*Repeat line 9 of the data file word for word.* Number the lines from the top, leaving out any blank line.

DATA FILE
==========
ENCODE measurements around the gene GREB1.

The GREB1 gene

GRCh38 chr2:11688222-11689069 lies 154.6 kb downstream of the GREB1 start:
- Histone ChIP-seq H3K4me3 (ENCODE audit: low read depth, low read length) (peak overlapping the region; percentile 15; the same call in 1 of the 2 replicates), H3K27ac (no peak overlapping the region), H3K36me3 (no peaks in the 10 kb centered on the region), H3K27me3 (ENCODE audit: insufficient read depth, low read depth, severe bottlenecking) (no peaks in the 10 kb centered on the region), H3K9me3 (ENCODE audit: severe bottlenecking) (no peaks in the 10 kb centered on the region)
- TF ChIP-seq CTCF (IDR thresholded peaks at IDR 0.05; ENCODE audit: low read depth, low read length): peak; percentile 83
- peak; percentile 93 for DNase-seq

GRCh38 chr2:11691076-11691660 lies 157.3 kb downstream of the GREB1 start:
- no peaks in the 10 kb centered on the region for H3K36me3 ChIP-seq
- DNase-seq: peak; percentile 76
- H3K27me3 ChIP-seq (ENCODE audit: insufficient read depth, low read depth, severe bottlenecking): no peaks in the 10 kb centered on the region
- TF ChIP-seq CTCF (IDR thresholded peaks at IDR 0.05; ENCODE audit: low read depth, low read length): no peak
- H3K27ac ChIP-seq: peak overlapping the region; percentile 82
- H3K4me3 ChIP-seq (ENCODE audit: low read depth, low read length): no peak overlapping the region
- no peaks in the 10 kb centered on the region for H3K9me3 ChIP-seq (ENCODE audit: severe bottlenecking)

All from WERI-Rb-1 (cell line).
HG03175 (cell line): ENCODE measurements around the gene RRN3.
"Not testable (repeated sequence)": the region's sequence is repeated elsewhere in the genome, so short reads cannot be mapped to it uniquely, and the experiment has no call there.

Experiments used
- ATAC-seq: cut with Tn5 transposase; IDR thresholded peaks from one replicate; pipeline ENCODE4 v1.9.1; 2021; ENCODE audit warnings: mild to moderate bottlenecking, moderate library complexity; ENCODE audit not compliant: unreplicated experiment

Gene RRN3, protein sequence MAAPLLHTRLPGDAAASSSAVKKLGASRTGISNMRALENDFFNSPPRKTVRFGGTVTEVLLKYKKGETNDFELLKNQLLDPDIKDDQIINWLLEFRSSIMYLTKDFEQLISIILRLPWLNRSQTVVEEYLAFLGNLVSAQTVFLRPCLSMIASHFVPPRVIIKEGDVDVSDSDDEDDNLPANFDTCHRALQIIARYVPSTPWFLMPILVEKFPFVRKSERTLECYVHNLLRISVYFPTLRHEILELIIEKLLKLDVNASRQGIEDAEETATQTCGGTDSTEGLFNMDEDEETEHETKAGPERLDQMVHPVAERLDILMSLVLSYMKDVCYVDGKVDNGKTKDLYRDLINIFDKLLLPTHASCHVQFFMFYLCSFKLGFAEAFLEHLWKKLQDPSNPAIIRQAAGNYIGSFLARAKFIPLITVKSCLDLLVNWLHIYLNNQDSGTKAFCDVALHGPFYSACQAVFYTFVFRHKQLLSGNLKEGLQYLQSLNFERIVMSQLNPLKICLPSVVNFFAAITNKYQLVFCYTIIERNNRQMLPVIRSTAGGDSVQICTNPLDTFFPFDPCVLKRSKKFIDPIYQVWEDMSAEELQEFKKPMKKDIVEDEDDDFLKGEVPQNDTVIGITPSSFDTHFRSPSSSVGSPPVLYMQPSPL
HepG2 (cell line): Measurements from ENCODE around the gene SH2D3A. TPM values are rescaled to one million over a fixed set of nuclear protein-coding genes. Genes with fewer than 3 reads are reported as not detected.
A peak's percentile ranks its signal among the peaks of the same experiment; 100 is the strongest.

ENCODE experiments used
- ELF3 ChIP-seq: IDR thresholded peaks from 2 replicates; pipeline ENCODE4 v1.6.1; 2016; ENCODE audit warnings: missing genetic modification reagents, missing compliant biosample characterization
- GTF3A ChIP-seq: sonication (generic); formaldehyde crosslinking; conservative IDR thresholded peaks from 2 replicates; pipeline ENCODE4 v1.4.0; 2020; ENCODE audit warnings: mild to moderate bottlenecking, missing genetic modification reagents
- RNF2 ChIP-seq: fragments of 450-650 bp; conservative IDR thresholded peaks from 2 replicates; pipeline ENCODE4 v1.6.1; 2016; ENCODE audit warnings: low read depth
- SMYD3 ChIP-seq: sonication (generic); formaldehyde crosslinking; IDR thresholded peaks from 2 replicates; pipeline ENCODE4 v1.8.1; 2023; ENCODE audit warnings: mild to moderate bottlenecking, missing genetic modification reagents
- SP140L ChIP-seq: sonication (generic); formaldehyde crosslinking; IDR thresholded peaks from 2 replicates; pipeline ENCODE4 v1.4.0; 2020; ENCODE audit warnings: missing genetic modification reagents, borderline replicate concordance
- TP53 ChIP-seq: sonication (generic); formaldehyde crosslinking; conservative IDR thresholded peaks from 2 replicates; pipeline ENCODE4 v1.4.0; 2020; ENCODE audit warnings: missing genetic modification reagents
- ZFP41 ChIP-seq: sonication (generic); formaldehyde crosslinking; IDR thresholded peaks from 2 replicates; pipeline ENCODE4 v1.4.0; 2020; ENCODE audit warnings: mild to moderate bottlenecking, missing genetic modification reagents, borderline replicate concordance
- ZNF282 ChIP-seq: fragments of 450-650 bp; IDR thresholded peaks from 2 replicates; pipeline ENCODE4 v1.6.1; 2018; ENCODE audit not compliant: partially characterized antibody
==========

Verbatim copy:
- DNase-seq: peak; percentile 76